The next morning, when the storm was over, and an April fog was coming in, a search party was formed by the Bryants. They found the body of David Agnew.
A quote from the Bryant Family records says: "Upon looking 'round they found beaten paths where Agnew had at first run around in a circle to try to keep from perishing, and then, as if strength had failed so as not to be able to do that, he had supported himself with his arms around the trunks of the trees, running around them till there was quite a path worn, and leaving the lint of his coat sticking to the bark. He finally got hold of a pole about seven or eight feet long, and placing one end on the ground and leaning on the other, ran in a circle, until, as it would appear, his strength was entirely exhausted and he fell across his support, leaving no sign of having made a struggle after."
David, with his oxen, had reached Hickory Point where Simeon had built the fire, but instead of camping there, set out on foot for the settlement, ten miles away. Somehow he nearly made it across, but perished almost within reach of help. He was buried at the cemetery at Morgan Prairie in Porter County.
His widow, Ann Bryant Agnew, took possession of the claim, and the settlement grew.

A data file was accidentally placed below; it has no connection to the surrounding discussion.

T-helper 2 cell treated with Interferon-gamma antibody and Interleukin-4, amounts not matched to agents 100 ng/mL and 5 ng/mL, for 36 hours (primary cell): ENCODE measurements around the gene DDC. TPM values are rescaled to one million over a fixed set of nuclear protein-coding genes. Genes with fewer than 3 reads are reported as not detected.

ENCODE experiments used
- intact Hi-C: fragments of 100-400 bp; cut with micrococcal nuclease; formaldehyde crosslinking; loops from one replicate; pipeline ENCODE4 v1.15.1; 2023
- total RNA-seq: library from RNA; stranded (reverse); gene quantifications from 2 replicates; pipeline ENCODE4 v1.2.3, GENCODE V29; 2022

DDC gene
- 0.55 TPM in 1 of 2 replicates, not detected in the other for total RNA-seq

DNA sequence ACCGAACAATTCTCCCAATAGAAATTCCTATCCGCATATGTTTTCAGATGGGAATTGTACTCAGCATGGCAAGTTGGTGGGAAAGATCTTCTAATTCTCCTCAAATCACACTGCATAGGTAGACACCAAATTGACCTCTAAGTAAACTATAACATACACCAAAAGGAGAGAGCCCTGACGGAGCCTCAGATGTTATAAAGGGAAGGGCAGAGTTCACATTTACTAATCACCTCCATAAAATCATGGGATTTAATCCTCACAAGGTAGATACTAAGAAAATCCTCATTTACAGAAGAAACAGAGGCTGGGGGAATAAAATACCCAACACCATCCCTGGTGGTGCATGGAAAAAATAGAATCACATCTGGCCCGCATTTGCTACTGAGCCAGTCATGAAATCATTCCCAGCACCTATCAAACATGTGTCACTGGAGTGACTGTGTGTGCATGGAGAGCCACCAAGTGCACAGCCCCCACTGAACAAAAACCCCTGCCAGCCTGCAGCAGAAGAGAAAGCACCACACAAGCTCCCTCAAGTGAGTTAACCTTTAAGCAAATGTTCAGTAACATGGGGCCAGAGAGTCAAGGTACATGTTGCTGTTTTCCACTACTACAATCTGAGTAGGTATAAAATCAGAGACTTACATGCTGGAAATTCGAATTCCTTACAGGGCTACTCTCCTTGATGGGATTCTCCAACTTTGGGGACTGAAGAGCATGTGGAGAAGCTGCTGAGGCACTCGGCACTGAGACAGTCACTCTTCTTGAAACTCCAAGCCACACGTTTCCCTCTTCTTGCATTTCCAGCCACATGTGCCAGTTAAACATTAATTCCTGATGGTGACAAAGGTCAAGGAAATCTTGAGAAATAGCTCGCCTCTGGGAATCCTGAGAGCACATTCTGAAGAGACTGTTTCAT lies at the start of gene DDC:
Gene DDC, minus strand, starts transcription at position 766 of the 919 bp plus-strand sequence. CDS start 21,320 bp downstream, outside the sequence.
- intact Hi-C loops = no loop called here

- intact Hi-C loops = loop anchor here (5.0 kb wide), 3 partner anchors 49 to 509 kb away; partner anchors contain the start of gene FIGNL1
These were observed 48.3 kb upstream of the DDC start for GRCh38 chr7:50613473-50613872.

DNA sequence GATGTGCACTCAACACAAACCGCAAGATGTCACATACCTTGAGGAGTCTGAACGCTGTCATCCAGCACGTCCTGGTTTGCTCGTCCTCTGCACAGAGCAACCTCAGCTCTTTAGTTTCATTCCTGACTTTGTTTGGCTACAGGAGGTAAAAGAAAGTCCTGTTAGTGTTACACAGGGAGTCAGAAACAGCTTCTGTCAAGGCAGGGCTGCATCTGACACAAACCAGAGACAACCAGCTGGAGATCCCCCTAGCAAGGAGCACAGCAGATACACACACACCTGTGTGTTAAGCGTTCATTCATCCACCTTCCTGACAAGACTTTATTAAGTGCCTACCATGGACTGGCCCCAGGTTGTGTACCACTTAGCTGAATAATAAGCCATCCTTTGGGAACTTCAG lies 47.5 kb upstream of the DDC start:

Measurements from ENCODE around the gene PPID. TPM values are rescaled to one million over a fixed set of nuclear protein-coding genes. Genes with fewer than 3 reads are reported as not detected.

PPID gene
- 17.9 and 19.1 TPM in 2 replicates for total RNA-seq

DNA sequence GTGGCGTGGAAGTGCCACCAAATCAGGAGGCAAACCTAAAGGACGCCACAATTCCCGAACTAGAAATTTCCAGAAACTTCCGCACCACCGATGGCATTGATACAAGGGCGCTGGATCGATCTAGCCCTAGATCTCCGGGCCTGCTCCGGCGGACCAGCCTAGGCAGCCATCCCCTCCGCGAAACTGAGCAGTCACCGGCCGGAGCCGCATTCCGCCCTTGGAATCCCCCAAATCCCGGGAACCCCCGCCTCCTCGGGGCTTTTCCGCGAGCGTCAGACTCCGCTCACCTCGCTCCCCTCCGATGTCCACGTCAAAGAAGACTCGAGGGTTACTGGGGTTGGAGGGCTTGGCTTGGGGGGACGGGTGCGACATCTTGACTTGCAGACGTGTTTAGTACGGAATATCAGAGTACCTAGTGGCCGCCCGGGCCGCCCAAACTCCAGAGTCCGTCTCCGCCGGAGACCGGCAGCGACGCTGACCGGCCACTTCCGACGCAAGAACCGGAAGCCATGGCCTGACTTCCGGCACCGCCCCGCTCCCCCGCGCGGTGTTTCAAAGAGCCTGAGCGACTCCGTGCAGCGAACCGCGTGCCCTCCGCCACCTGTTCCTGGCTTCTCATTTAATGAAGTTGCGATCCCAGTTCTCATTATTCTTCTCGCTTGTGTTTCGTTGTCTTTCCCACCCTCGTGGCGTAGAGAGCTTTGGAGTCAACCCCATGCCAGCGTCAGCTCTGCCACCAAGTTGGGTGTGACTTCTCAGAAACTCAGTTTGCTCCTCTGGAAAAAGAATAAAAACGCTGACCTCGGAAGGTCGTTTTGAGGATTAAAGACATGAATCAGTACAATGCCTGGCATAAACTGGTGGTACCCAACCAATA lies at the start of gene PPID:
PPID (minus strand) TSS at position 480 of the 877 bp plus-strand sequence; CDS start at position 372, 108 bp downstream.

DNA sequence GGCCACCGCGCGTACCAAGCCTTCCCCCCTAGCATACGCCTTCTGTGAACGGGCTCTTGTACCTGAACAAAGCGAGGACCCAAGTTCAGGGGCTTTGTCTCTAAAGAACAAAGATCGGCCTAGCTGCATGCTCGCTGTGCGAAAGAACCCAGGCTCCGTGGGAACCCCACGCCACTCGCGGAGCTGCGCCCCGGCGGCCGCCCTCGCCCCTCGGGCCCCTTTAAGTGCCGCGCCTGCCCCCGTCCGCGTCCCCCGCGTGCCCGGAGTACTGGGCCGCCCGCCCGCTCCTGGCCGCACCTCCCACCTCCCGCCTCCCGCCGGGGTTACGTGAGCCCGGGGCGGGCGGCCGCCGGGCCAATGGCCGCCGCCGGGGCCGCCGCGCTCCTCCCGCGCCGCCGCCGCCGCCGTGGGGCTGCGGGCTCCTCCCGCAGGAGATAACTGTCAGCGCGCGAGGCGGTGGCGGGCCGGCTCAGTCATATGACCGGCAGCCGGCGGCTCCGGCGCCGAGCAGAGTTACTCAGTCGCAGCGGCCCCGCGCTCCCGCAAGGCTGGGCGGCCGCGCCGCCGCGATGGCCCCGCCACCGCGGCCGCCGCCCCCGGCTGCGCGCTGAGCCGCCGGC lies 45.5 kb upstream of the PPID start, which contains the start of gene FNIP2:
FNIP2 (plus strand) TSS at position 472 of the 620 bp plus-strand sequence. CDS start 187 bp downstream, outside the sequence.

About the middle of February, 1835, coming from Jenning County, Indiana, was William Clark and his family, and with them the family of W.A. Holton.
It was an unusually severe month. Their wagons, drawn by ox teams, which most of the early settlers used instead of horses, were slowly winding their way across the bleak open prairie when they came to the wild Kankakee marsh which was covered with ice. Darkness overtook them while they were trying to force their teams across.
There was no shelter, but they finally discovered a pile of logs someone had hauled out to make a cabin. They made a tent out of the wagon covering, built a warm fire and sheltered themselves from the cold prairie wind.
The next day, by going many miles out of their course, they reached a little hut of an old Frenchman named Shobar. Weather was so severe that they stayed in the traders' hut with his Indian family for two days and nights. Then they were able to follow old Indian trail back into Indiana, and came to West Creek. There the oxen broke thru the ice. Finally they were pulled out and the wagons were brought across. Following along the Indian trail across Lake Prairie, they found a board that read "To Solon Robinsons." Soon they enjoyed the hospitality of Mr. Robinson in Crown Point.
The pioneer historian, Rev. Timothy Ball, had this to say about the pioneers: "The pioneers in every part of this country, whether they came amid the snows and ice of winter or the flowers of summer, or as the family of which I was a member came, amid the deep mud, and crossing the bridges streams of December, knew the meaning of privations and of hardships. But all seem to have borne them with great cheerfulness. The hardy came, the intelligent came, men and women mostly young or in the prime of life, and happy, light hearted children."